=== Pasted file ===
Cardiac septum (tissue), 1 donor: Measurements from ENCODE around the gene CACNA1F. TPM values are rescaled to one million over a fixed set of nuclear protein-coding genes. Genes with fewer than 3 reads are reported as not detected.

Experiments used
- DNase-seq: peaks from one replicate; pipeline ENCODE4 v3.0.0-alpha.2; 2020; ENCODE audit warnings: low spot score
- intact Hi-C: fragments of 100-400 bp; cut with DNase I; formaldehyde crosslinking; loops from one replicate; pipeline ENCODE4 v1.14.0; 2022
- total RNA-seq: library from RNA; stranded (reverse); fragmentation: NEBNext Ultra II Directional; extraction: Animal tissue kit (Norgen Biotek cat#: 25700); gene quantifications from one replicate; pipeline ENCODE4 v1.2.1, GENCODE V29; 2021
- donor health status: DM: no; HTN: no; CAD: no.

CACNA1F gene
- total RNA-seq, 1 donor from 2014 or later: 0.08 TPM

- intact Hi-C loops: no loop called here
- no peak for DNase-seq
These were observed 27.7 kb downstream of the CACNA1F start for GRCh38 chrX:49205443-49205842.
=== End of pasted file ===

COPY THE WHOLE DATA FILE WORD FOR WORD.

Cardiac septum (tissue), 1 donor: Measurements from ENCODE around the gene CACNA1F. TPM values are rescaled to one million over a fixed set of nuclear protein-coding genes. Genes with fewer than 3 reads are reported as not detected.

Experiments used
- DNase-seq: peaks from one replicate; pipeline ENCODE4 v3.0.0-alpha.2; 2020; ENCODE audit warnings: low spot score
- intact Hi-C: fragments of 100-400 bp; cut with DNase I; formaldehyde crosslinking; loops from one replicate; pipeline ENCODE4 v1.14.0; 2022
- total RNA-seq: library from RNA; stranded (reverse); fragmentation: NEBNext Ultra II Directional; extraction: Animal tissue kit (Norgen Biotek cat#: 25700); gene quantifications from one replicate; pipeline ENCODE4 v1.2.1, GENCODE V29; 2021
- donor health status: DM: no; HTN: no; CAD: no.

CACNA1F gene
- total RNA-seq, 1 donor from 2014 or later: 0.08 TPM

- intact Hi-C loops: no loop called here
- no peak for DNase-seq
These were observed 27.7 kb downstream of the CACNA1F start for GRCh38 chrX:49205443-49205842.